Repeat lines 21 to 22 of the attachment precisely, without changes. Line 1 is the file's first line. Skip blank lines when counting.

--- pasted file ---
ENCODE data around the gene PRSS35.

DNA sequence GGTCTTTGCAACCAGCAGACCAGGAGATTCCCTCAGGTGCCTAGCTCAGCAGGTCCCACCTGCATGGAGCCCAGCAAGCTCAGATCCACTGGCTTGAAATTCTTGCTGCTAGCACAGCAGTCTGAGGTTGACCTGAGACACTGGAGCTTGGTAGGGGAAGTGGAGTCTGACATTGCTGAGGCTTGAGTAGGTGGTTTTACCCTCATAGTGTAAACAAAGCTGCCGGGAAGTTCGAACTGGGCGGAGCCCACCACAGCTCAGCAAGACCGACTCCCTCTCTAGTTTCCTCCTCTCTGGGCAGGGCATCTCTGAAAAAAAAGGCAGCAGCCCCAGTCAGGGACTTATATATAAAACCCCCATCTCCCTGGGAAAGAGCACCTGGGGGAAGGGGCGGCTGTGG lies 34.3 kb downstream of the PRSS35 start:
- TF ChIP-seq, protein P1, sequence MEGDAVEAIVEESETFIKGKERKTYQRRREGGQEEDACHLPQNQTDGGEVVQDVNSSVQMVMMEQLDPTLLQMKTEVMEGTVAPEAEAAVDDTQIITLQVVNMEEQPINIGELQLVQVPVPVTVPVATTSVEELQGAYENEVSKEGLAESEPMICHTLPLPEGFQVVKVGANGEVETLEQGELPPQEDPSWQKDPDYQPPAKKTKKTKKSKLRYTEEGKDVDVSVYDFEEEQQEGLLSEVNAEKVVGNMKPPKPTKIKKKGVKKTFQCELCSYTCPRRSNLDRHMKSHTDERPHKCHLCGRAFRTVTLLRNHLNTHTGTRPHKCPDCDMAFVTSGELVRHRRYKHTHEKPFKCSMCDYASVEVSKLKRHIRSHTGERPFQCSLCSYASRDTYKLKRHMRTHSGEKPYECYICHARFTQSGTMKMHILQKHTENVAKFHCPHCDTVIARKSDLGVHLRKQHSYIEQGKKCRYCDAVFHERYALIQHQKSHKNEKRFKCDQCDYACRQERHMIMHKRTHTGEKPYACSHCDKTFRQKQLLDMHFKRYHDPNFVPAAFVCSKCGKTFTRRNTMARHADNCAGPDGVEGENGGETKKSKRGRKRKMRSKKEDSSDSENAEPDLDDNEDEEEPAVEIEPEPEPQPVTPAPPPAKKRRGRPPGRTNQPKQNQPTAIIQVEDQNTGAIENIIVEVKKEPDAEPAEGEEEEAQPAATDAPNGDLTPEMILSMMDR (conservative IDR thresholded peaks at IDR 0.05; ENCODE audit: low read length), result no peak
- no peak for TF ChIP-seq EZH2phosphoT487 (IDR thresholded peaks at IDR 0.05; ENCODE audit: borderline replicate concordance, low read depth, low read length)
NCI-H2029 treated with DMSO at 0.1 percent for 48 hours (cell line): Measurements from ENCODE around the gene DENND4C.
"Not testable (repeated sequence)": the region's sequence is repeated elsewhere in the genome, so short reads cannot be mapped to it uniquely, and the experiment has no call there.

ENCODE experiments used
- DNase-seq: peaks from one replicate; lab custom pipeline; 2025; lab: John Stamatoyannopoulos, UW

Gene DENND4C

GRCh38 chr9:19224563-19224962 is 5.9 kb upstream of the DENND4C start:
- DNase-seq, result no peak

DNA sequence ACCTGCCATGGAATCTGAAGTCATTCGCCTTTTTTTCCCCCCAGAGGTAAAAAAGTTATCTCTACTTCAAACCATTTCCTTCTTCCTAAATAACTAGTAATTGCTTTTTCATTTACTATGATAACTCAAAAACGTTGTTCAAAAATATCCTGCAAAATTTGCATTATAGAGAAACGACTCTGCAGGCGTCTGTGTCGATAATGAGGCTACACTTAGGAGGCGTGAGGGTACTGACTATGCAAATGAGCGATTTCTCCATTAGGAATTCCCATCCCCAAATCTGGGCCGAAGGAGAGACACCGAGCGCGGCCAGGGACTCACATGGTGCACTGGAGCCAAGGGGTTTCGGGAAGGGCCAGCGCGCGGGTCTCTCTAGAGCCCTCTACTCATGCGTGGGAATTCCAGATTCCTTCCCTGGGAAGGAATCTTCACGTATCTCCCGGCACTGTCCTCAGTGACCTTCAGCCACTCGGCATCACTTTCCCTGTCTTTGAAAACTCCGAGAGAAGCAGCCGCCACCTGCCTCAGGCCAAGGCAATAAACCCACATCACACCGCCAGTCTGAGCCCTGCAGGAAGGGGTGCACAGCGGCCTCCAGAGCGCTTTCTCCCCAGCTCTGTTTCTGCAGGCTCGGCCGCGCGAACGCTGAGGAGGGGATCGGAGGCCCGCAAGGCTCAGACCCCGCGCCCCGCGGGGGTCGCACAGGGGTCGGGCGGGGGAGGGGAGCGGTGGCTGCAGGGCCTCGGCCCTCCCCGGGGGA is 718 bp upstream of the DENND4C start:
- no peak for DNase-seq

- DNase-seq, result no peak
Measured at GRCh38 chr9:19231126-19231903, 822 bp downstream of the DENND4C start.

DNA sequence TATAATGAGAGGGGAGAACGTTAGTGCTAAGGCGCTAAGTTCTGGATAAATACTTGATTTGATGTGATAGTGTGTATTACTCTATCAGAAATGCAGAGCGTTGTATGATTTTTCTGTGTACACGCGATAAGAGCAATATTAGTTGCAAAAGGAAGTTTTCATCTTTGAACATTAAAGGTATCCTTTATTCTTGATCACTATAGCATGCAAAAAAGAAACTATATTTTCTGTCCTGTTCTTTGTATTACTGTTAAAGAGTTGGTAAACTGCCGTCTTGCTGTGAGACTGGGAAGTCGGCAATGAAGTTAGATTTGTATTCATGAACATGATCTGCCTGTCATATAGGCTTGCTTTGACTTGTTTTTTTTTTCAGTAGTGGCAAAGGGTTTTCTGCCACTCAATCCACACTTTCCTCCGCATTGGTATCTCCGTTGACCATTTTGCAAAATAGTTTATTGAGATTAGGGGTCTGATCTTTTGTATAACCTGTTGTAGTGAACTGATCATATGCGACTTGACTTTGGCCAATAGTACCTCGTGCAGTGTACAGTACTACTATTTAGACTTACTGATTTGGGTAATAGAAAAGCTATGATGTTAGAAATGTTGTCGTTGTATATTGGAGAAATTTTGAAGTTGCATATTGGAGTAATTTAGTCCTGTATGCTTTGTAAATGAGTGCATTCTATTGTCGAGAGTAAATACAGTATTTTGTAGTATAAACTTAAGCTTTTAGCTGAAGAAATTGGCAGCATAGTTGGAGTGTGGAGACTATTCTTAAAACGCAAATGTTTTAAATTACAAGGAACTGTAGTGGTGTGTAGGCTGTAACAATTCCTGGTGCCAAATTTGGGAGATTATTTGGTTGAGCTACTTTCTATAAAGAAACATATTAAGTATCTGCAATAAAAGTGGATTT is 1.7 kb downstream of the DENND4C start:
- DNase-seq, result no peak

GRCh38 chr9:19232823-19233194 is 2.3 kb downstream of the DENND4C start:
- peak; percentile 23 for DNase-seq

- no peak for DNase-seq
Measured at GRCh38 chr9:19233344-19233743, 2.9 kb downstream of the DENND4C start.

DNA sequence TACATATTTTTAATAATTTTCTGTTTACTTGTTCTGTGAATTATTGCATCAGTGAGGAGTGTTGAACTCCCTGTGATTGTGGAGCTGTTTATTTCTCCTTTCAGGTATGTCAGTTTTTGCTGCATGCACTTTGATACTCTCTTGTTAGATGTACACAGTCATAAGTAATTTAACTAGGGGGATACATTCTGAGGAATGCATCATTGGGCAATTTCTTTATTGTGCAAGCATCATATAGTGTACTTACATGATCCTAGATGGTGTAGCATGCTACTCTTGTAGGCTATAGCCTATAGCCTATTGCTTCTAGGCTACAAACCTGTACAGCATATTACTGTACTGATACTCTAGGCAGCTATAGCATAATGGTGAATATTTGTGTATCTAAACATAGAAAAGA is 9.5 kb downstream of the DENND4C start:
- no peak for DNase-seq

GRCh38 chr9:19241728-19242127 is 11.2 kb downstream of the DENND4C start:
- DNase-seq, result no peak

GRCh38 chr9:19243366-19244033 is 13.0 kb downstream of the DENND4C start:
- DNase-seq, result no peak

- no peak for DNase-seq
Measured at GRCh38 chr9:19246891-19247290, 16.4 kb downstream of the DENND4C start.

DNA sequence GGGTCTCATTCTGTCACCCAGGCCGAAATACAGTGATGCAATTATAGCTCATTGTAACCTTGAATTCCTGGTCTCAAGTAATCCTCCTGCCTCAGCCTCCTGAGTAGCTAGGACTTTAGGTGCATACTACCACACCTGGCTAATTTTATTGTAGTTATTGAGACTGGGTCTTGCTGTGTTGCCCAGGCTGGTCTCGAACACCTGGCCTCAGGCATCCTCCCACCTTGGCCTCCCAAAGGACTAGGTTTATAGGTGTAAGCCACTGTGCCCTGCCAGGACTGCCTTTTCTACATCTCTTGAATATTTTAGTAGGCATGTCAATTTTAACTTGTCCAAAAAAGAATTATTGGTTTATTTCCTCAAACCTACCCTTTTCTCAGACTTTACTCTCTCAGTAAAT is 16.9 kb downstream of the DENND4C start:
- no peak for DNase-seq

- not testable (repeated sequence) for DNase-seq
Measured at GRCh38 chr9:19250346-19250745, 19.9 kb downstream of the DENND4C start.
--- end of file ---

Measured at GRCh38 chr9:19233344-19233743, 2.9 kb downstream of the DENND4C start.

DNA sequence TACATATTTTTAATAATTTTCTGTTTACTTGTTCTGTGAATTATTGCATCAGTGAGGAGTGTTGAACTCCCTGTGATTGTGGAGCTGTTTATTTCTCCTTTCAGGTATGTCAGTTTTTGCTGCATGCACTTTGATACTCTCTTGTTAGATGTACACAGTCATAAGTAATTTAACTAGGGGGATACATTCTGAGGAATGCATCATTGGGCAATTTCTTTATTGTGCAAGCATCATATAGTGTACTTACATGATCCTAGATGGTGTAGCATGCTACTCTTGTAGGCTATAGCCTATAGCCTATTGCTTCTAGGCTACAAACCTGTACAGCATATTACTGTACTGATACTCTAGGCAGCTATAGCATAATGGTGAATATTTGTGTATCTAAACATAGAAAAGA is 9.5 kb downstream of the DENND4C start: